When I envisioned my time in the classroom, I never imagined having to sit through a forum with a local police chief being told what to do in the case of a mass shooting. I never imagined being told that for the few minutes before their teams can arrive on campus, we are on our own. Because of the tragedies that have taken place in schools across the United States in recent years, school teams and districts have begun creating safety plans to be prepared for shootings on campus. Additionally, the federal government has also created a Commission, which is tasked with presenting recommendations to further the safety of our students. The Federal Commission on School Safety, made up of four members of the cabinet and led by Secretary Betsy DeVos, unveiled its new report earlier this month. The New York Times recently published an article on the matter and stated that the report focused, “on rescinding Obama-era disciplinary policies, improving mental health services and training school personnel in the use of firearms.”
The Commission was formed in response to the shooting at the Stoneman High School shooting in Parkland, Florida last February. It was expected that the members would investigate and come up with best practices to inform the safety plans of all schools. The recommendations of the Commission are not a “one size fits all” solution. Instead, local municipalities and school districts have begun assessing their own risks and preparing emergency procedures in the event of such a tragedy. Frank Quiambao, founder and director of the National Education Safety and Security Institute, recommended for school leaders to conduct “vulnerability assessments” in a recent interview with Education Dive. He also recommended that teachers accept the idea of having emergency kits in classrooms to allow staff to treat “battlefield wounds” and serve as first responders until local emergency personnel arrives.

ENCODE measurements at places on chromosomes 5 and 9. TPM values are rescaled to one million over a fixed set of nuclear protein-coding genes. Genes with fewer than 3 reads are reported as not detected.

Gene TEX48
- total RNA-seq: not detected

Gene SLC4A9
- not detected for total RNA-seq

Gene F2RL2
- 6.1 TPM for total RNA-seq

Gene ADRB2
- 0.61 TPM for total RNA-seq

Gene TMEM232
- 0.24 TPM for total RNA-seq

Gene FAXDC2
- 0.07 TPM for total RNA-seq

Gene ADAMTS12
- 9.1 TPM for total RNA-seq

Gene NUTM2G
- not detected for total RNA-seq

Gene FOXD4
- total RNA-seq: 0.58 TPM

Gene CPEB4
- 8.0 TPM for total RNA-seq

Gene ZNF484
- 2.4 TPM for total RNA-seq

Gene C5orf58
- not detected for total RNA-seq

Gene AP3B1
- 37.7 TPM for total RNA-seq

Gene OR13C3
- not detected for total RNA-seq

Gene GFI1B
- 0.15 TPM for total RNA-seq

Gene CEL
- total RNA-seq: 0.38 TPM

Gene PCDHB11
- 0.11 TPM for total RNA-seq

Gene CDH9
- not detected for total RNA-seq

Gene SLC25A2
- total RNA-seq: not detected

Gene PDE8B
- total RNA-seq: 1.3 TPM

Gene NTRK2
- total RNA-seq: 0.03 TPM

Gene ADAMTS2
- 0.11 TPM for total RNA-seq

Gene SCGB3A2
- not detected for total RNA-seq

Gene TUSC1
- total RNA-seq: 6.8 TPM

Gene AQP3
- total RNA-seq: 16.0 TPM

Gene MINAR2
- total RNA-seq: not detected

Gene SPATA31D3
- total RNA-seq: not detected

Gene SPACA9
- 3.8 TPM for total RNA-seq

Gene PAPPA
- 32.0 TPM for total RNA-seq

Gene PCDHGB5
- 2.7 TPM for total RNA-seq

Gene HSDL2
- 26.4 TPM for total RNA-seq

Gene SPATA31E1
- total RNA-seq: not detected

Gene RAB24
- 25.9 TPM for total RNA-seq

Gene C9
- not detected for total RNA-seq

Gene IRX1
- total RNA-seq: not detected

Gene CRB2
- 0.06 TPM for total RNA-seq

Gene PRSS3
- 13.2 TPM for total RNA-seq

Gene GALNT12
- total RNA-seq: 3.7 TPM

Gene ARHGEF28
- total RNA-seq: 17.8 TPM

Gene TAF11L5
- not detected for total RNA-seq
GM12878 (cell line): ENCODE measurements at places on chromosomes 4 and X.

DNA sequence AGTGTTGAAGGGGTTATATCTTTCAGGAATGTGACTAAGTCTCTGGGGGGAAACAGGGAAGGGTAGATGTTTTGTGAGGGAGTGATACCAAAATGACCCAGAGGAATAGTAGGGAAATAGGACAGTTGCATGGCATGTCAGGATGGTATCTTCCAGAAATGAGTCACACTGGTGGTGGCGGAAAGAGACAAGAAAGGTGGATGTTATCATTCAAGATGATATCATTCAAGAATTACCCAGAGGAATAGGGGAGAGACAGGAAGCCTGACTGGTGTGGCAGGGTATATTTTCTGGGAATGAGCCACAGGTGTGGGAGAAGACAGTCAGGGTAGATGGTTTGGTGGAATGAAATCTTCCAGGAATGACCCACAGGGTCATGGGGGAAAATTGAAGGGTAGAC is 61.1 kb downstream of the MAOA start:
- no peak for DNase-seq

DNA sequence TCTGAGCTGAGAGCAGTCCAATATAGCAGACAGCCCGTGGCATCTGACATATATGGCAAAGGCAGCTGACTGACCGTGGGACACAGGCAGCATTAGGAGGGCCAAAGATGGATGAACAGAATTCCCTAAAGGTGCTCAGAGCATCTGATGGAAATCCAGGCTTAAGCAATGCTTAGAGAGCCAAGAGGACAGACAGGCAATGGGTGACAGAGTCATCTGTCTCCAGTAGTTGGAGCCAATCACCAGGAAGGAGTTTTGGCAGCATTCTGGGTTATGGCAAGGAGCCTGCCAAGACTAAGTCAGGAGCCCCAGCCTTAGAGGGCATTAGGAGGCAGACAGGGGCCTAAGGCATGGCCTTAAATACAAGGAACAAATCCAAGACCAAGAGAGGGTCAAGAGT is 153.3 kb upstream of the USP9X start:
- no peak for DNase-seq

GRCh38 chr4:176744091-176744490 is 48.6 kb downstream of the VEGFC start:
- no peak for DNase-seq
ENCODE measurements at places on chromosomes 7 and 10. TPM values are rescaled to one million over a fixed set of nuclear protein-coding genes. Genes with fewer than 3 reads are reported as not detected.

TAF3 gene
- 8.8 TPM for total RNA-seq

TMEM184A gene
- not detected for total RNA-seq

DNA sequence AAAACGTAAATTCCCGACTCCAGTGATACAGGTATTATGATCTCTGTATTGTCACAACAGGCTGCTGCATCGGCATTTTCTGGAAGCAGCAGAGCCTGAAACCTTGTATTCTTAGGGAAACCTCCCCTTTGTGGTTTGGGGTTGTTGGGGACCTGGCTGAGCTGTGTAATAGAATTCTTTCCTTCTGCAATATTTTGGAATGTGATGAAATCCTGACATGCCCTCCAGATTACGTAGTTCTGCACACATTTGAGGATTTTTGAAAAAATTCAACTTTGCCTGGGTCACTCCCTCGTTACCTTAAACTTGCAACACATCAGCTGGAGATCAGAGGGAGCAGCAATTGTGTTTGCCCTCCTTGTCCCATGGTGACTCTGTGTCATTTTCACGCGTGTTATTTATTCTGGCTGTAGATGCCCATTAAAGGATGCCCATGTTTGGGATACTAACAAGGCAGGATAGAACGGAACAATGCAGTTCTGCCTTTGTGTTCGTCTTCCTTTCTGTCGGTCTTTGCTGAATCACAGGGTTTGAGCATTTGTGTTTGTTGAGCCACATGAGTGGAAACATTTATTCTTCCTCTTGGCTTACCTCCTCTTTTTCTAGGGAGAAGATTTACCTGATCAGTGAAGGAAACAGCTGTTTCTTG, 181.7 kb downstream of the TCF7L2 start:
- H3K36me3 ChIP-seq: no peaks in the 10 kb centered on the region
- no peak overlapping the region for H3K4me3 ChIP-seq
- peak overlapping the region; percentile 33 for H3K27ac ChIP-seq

The thought of having to care for my students’ wounds is terrifying and unimaginable. Also, the fact that Trump expects my training in the use of firearms is repulsive. Guns in the classroom will not make my students safer. However, while the policy is improved to better support the safety of our students, we cannot sit around and be unprepared. Our students are sitting in classrooms worried and wondering about the outcomes of events they hear about or see on the news. These events are preventable and until policy catches up, we need to continue educating ourselves and being prepared.
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